The Coaching Habit ‒ 7 Questions to Ask

Last month I picked up the book The Coaching Habit: Say Less, Ask More & Change the Way You Lead Forever by Michael Bungay Stanier and I’ve enjoyed the author’s ideas. Generally, the pitch is that coaching should be simple and question-oriented: spend more time listening and less time talking (I’m a fan of that!). There’s a reason we have two ears and one mouth ‒ we need to listen twice as much as we talk.

Here are the seven questions to ask during each coaching session:

  1. What’s on your mind?
  2. And what else?
  3. What’s the real challenge here for you?
  4. What do you want?
  5. How can I help?
  6. If you’re saying yes to this, what are you saying no to?
  7. What was most useful for you?

Combine The Coaching Habit philosophy with a 1:1 agile performance management system like WideAngle and you’ll be in the top quartile of leaders.

3 Things Every Entrepreneur Should Do

Recently an entrepreneur asked what he should be doing to make his company better in 2017. I asked a few questions about the long term, the short term, and challenges right now. Quickly, it became clear that there were some foundational basics that needed to be done.

Here are three things every entrepreneur should do:

These are some basics but the majority of entrepreneurs don’t do them. Be among the best and follow these three best practices.

What else? What are some other things every entrepreneur should do?

The Daily Huddle

Over the years I’ve talked about the benefits of a daily huddle/scrum and it’s just as relevant today as 10 years ago. The premise is simple: get everyone together once a day and answer three simple questions:

  • What did you do yesterday?
  • What are you going to do today?
  • Do you have any roadblocks?

Pretty simple, right? This process is partly about the questions and mostly about connecting as a team. Between those questions there are a thousand nuances and details that come out. Connecting as a group is powerful, and communication is key.

What else? What are some more thoughts on the daily huddle?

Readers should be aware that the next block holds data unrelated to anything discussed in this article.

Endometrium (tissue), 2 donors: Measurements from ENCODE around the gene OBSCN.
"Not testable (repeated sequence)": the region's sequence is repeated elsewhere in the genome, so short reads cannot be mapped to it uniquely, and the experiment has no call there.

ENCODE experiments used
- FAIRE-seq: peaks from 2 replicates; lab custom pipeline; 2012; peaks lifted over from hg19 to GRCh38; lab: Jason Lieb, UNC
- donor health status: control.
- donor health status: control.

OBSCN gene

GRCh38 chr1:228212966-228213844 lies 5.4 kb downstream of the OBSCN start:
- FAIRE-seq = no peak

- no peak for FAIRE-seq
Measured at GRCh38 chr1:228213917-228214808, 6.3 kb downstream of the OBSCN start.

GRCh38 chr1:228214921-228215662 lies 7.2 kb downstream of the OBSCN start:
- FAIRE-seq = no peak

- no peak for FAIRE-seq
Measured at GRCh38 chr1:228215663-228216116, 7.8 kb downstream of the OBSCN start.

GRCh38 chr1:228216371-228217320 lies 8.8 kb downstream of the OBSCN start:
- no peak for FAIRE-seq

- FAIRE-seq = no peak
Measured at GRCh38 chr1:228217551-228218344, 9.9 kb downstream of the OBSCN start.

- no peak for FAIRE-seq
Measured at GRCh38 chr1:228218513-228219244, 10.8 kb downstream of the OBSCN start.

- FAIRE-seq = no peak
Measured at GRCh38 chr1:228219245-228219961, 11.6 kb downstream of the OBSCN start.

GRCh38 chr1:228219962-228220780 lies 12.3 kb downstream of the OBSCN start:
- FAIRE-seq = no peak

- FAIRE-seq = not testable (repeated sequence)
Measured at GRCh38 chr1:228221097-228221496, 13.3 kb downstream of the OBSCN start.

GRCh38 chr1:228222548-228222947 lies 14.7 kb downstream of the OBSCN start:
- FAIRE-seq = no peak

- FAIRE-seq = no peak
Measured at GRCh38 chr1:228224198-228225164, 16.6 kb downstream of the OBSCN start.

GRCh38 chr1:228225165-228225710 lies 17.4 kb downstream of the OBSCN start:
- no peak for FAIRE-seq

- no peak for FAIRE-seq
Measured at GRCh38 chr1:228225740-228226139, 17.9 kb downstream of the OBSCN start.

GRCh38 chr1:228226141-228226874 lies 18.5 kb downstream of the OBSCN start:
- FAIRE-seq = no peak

2017 Simplified One Page Strategic Plan

Continuing with yesterday’s post Time for 2017 Budgets, it’s also time to get the 2017 Simplified One Page Strategic Plan ready. The goal with the plan is to align everyone in the company around a simple, straightforward document that outlines the most important things in a concise manner. Too often, the entrepreneur runs around with a number of great ideas in his or her head and doesn’t realize that everyone else in the organization doesn’t see what they see. Communication and alignment takes work; start with a simple plan.

Here are the contents of the Simplified One Page Strategic Plan (Google Doc template and example plan):

Purpose

  • One line purpose

Core Values

  • General – fit on one line
  • People – fit on one line

Market

  • One line description of your market

Brand Promise

  • One line brand promise

Elevator Pitch

  • No more than three sentences for the elevator pitch

3 Year Target

  • One line with the goal

Annual Goals

  • 3-5 annual goals in table format with the start value, current value, and target value

Quarterly Goals

  • 3-5 quarterly goals in table format with the start value, current value, and target value

Quarterly Priority Projects

  • Three one-line priority projects with the percent complete for each

 

That’s it — simple yet powerful. Check out the Simplified One Page Strategic Plan Google Doc template and take a look at an example plan. Good luck!

What else? What are some more thoughts on the Simplified One Page Strategic Plan?